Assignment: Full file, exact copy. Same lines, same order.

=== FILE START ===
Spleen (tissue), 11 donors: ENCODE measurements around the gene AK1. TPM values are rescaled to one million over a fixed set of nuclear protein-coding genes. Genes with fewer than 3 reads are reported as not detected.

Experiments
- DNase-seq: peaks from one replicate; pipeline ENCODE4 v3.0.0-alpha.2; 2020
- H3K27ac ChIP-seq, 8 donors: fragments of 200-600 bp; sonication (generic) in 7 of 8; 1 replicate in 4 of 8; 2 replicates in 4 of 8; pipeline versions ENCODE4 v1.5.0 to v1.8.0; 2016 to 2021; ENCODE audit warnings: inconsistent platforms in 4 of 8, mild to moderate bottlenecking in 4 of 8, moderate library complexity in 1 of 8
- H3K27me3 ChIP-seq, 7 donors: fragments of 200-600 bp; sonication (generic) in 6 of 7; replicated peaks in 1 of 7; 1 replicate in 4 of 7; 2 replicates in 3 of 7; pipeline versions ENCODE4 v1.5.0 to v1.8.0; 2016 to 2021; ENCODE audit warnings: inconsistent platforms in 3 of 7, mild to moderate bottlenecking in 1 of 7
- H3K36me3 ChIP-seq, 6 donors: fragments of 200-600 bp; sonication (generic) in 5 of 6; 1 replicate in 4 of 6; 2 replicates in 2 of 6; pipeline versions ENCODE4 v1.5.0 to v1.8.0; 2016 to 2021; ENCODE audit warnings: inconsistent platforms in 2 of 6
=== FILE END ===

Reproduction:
Spleen (tissue), 11 donors: ENCODE measurements around the gene AK1. TPM values are rescaled to one million over a fixed set of nuclear protein-coding genes. Genes with fewer than 3 reads are reported as not detected.

Experiments
- DNase-seq: peaks from one replicate; pipeline ENCODE4 v3.0.0-alpha.2; 2020
- H3K27ac ChIP-seq, 8 donors: fragments of 200-600 bp; sonication (generic) in 7 of 8; 1 replicate in 4 of 8; 2 replicates in 4 of 8; pipeline versions ENCODE4 v1.5.0 to v1.8.0; 2016 to 2021; ENCODE audit warnings: inconsistent platforms in 4 of 8, mild to moderate bottlenecking in 4 of 8, moderate library complexity in 1 of 8
- H3K27me3 ChIP-seq, 7 donors: fragments of 200-600 bp; sonication (generic) in 6 of 7; replicated peaks in 1 of 7; 1 replicate in 4 of 7; 2 replicates in 3 of 7; pipeline versions ENCODE4 v1.5.0 to v1.8.0; 2016 to 2021; ENCODE audit warnings: inconsistent platforms in 3 of 7, mild to moderate bottlenecking in 1 of 7
- H3K36me3 ChIP-seq, 6 donors: fragments of 200-600 bp; sonication (generic) in 5 of 6; 1 replicate in 4 of 6; 2 replicates in 2 of 6; pipeline versions ENCODE4 v1.5.0 to v1.8.0; 2016 to 2021; ENCODE audit warnings: inconsistent platforms in 2 of 6